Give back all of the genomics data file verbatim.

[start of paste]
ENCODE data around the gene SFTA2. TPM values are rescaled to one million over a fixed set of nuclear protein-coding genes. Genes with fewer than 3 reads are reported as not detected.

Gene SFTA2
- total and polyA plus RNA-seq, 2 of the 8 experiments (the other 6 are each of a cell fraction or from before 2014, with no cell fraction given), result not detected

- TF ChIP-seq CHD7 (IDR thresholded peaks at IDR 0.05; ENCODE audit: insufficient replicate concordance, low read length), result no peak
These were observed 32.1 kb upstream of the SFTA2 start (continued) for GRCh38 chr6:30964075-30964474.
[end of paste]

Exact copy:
ENCODE data around the gene SFTA2. TPM values are rescaled to one million over a fixed set of nuclear protein-coding genes. Genes with fewer than 3 reads are reported as not detected.

Gene SFTA2
- total and polyA plus RNA-seq, 2 of the 8 experiments (the other 6 are each of a cell fraction or from before 2014, with no cell fraction given), result not detected

- TF ChIP-seq CHD7 (IDR thresholded peaks at IDR 0.05; ENCODE audit: insufficient replicate concordance, low read length), result no peak
These were observed 32.1 kb upstream of the SFTA2 start (continued) for GRCh38 chr6:30964075-30964474.